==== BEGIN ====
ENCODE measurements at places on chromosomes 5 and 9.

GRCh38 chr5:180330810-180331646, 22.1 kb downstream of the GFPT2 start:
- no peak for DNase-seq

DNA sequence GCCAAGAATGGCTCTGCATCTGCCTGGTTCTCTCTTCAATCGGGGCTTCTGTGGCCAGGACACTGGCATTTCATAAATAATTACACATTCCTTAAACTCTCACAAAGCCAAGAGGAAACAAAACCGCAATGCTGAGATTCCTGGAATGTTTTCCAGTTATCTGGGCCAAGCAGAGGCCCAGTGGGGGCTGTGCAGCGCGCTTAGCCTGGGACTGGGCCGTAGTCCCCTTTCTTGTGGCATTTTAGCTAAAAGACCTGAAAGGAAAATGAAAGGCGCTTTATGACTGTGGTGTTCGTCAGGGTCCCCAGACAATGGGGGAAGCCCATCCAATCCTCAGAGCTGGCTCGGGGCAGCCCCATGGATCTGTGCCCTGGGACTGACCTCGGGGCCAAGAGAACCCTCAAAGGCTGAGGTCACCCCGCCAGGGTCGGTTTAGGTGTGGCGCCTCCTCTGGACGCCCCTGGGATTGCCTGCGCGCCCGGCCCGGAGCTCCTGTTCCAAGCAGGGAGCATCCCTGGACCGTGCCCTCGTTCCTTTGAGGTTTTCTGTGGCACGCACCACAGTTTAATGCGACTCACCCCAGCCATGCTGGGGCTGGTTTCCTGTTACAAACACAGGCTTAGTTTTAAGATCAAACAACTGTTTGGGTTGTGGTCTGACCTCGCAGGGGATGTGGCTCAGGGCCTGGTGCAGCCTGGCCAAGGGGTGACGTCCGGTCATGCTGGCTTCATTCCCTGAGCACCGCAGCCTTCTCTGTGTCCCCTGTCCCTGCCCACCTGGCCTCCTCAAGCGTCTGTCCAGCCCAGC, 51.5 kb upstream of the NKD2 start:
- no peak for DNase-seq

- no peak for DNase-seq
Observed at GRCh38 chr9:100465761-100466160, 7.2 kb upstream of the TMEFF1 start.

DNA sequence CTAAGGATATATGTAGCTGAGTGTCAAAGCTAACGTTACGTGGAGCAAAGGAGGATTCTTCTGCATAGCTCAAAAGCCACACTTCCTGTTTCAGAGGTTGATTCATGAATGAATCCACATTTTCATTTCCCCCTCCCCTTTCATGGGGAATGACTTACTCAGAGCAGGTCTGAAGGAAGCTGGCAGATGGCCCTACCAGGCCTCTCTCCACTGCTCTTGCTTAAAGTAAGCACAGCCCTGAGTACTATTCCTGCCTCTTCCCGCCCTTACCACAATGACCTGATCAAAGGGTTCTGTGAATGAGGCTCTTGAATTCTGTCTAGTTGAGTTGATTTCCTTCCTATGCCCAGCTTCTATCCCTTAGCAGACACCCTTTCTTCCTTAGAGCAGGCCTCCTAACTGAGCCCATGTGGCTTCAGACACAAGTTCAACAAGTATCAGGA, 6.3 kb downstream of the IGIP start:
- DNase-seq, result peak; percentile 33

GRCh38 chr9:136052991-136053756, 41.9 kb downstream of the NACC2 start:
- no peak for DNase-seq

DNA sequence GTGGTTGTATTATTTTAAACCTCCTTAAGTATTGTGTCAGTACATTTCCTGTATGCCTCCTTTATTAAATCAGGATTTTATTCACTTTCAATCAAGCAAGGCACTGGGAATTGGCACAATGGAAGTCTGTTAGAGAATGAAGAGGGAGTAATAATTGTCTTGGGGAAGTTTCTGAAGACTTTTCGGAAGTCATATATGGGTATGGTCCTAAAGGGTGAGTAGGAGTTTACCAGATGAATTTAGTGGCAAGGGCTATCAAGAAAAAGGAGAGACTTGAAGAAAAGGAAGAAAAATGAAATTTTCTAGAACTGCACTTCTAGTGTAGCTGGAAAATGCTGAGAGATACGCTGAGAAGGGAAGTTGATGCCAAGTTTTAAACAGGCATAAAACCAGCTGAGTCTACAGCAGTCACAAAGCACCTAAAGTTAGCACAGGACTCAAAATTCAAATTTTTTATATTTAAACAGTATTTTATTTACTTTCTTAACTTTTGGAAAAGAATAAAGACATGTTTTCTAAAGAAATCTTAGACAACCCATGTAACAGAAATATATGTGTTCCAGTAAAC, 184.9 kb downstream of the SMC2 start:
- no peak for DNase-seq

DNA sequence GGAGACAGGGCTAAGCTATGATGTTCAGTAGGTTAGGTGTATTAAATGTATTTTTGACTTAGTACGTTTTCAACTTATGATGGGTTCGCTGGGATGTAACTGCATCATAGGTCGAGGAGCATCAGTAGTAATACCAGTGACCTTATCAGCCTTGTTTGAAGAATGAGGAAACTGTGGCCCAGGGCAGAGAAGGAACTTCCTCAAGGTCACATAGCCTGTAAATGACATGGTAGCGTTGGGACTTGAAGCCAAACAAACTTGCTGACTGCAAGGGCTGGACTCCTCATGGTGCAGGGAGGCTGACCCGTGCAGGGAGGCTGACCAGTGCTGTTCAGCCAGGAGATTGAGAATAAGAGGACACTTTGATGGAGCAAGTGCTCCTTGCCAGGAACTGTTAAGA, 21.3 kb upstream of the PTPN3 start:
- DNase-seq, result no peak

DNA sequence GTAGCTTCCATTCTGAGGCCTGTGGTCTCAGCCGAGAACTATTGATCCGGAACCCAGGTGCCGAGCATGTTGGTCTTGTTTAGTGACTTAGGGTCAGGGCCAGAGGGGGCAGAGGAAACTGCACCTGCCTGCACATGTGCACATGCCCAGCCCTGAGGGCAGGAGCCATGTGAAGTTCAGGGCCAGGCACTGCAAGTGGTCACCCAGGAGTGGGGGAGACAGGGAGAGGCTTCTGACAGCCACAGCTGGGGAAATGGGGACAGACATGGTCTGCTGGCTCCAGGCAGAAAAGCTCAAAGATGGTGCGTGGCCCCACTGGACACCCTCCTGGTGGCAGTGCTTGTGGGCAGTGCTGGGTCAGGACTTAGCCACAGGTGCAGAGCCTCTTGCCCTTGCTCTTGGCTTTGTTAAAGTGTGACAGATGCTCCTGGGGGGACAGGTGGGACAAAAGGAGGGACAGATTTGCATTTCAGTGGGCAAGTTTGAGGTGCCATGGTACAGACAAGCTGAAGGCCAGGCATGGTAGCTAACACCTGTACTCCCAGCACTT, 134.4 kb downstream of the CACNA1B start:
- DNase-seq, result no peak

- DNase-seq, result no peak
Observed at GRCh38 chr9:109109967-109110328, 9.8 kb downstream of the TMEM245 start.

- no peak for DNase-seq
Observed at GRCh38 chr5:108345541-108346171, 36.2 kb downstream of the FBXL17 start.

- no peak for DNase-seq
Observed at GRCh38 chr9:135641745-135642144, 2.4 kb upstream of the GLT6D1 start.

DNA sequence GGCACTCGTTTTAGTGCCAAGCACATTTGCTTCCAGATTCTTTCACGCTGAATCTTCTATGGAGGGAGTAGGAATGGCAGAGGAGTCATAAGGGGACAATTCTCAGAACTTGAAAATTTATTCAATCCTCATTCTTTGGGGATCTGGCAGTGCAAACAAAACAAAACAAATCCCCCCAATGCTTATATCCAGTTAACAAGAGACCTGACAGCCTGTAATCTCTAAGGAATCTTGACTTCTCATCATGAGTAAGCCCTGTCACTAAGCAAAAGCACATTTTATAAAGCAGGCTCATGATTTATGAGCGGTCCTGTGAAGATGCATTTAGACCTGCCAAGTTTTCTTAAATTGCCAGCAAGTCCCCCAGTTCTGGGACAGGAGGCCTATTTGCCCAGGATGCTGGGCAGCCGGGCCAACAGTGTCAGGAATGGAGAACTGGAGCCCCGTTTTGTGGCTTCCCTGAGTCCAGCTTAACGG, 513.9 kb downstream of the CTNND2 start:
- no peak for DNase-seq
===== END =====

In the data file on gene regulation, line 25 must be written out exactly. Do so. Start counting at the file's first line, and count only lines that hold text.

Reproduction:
- no peak for DNase-seq